John Hands has devoted more than ten years to evaluating scientific theories about human evolution from the origin of the universe. He graduated in chemistry from the University of London and co-authored two research studies and published one book in the social sciences. He was the founding Director of the Government s Co-operative Housing Agency and served on three Government committees. He has tutored in both physics and management studies for the Open University and was Royal Literary Fund Fellow at University College London. He has written three novels and been published in 8 countries."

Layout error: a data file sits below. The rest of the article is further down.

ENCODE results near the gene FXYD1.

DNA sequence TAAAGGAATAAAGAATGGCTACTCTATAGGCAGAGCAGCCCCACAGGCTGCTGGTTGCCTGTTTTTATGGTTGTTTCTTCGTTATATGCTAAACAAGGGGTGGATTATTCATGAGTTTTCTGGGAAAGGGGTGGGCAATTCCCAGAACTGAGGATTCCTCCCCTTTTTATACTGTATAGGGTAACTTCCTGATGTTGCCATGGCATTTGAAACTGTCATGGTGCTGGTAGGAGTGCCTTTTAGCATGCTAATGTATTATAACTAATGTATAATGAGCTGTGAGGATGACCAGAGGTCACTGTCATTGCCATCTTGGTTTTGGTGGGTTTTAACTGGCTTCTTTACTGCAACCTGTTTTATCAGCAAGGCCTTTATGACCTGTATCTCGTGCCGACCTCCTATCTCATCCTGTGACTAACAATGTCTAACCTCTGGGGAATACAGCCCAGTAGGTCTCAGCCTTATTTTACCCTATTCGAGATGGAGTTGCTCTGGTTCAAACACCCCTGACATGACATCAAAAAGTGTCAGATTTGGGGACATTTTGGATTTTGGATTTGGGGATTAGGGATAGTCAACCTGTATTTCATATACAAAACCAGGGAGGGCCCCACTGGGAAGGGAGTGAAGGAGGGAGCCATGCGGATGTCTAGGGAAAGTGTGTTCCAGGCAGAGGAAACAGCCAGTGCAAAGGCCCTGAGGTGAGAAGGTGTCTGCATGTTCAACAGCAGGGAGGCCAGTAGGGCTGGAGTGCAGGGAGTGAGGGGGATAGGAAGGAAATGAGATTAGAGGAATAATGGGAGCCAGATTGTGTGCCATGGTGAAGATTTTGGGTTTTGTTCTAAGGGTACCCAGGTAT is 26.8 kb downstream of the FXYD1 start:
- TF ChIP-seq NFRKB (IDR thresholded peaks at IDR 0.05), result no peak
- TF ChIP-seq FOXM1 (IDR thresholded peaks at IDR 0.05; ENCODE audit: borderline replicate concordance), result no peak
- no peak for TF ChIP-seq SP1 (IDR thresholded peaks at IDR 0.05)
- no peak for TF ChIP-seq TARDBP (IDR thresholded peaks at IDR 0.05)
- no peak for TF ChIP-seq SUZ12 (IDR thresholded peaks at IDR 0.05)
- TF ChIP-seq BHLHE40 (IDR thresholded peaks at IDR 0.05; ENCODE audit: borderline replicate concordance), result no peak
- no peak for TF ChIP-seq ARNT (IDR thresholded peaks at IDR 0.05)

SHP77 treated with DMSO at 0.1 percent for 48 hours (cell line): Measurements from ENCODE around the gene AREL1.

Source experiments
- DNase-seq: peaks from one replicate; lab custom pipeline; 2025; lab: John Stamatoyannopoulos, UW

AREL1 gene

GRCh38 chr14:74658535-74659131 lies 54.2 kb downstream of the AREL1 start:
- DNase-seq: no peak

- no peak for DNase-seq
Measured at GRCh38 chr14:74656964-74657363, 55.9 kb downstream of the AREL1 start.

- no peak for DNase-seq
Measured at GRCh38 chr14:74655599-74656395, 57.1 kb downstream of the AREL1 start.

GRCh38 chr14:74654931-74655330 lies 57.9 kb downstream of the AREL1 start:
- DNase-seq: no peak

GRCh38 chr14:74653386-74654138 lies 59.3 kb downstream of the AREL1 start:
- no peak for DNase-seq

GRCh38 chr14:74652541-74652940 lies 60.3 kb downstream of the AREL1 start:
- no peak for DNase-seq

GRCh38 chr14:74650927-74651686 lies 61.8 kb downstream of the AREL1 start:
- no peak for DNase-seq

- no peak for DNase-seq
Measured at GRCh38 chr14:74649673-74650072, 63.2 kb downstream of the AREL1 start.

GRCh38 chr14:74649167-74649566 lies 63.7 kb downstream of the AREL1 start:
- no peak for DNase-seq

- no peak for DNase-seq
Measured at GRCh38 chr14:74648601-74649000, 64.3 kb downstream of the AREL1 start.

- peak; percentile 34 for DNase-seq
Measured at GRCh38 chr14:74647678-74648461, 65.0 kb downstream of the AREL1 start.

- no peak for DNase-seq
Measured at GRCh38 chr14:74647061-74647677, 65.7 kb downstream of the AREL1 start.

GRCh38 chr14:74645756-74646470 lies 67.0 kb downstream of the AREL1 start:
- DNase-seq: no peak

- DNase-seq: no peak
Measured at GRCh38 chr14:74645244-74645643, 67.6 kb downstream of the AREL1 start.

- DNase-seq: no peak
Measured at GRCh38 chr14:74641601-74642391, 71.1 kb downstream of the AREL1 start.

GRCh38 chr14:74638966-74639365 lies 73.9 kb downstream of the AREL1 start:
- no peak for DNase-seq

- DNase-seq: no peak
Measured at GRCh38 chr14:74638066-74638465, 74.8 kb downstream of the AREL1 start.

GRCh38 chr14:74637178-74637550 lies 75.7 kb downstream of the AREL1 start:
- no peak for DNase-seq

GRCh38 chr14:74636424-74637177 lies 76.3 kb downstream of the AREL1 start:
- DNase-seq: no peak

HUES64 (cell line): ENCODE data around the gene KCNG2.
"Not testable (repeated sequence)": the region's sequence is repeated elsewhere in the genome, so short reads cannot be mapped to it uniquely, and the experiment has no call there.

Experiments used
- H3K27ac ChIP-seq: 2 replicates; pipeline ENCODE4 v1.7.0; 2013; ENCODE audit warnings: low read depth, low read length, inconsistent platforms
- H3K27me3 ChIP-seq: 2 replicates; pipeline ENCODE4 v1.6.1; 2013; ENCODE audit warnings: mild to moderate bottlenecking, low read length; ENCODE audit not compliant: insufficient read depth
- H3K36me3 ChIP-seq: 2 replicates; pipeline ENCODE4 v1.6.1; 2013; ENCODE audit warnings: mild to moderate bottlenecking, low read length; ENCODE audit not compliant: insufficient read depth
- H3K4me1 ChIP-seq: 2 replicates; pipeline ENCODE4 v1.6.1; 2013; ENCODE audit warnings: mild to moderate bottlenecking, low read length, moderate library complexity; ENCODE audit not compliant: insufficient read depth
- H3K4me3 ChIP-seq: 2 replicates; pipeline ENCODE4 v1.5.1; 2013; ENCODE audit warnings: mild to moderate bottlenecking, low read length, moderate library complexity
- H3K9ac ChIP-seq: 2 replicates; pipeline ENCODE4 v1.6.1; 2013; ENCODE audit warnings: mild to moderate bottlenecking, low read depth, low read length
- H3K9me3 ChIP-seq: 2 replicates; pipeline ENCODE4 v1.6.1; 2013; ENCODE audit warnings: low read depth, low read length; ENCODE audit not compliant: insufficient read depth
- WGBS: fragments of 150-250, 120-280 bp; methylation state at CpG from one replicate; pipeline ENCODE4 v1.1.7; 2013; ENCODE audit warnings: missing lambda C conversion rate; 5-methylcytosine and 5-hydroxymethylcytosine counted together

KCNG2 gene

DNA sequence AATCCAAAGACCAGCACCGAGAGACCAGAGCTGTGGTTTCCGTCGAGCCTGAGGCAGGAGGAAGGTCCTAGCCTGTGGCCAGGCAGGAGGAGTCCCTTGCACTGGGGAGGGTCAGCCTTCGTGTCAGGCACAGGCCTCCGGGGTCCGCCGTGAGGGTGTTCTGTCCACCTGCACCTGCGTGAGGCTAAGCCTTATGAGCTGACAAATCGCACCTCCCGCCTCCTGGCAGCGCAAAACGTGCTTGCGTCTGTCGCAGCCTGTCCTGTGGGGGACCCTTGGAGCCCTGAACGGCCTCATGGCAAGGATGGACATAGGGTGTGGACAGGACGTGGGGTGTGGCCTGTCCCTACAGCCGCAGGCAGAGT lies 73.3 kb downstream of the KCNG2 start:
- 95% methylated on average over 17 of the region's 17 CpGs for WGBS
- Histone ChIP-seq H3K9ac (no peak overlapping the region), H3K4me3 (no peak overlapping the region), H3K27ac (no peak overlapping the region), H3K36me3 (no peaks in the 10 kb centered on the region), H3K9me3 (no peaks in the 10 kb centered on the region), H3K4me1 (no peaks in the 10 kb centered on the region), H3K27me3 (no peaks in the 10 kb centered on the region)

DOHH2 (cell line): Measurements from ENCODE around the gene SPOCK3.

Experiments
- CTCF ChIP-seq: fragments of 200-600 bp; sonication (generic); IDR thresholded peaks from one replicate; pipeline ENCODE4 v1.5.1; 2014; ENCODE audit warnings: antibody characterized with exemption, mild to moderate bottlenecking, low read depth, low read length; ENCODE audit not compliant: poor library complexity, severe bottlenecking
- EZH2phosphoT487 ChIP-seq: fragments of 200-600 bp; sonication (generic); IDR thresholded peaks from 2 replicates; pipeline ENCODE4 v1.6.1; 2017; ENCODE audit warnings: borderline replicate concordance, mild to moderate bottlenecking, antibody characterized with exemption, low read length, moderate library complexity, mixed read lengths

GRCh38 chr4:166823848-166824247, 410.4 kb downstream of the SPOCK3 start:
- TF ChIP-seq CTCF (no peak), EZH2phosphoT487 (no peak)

This is a truly exceptional piece of work.--Tim Crane, Knightbridge Professor of Philosophy, University of Cambridge John Hands is an astute observer of recent trends in scientific ideas bold enough to point out what he sees as sense and nonsense and intelligently explain why. Even in cases where one might disagree, the arguments are thought-provoking.--Paul Steinhardt, Albert Einstein Professor in Science, Princeton University A magisterial, persuasive and thought provoking survey of the horizons of modern science.--Dr James Le Fanu, author of The Rise and Fall of Modern Medicine A major accomplishment--Professor James Shapiro, author of Evolution: A View From The 21st Century Any conventional Darwinist (and I am one of them) will find a lot to take exception to: but disagreement is the fuel of progress and if you enjoy an argument this is the book for you.--Professor Steve Jones, author of The Language of the Genes A fine book...brave, very wide ranging, synoptic.--Professor Stuart Kauffman, author of At Home in the Universe A compendious work that will intrigue serious readers A thoughtful, well-written volume [A] Book of astonishing ambition and scope. Hands wants to create here a grand synthesis of the history of scientific research in such fields as astronomy, physics, and evolutionary biology. He lays out a sharply lucid picture of each of these disciplines and expertly summarizes the latest thinking on each. In this audacious, ambitious, and philosophically completist study, Hands leads an interdisciplinary search through all the current human knowledge that may help answer two burning questions: What are we, and where do we come from? The result is a pearl of dialectical reasoning between Hands and the most celebrated experts he can find. In today's age of specialization, readers will welcome this throwback to the days of the well-informed layperson, conversant and opinionated in a variety of topics. Hands grounds his musings in logic and scientific fact to produce a thoughtful treatise for the eternally curious This book is an intellectual tour-de-force...highly recommended for anyone wishing to get a deeper insight into the fundamental but typically arcane theories that purport to explain where we and the universe that surrounds us are coming from.--Professor Francis Heylighen, Evolution, Complexity and Cognition Group, Free University of Brussels An audacious and admirable book...written with engaging style, and the strongest scientific ideas across a swathe of fields in physics and biology are presented lucidly--Larry Steinman, Professor of Neurological Science, Stanford University With depth and virtuosity, John Hands explores the Big Questions of human existence: who are we? why are we here? where are we headed? ...Hands's voyage of inquiry will not only educate you, it will also surprise.--Derek Shearer, Director, McKinnon Center for Global Affairs, Los Angeles John Hands...came to realise, and makes us realise, how much we don't know. Nevertheless, he is optimistic, and when he comes to human evolution and a schematic view of our history, he is hopeful and sees progress in understanding and co-operation. From his book we get that big picture he sought.--Professor David Knight, author of The Making of Modern Science Hands's book is a game-changer. In the tradition of Thomas Kuhn's The Structure of Scientific Revolutions, this lucidly written, penetrating analysis challenges us to rethink many things we take for granted about ourselves, our society, and our universe. It will become a classic.--Peter Dreier, E P Clapp Distinguished Professor of Politics, Occidental College [A]rgues that mind and matter evolved in unison and, one day, human consciousness and the star-filled universe will be revealed as part of the same cosmic whole. Such ideas were lapped up by the 19th-century followers of Hegel and it is both shocking and invigorating to hear them stated again...in the context of a quantum universe--Nicholas Blincoe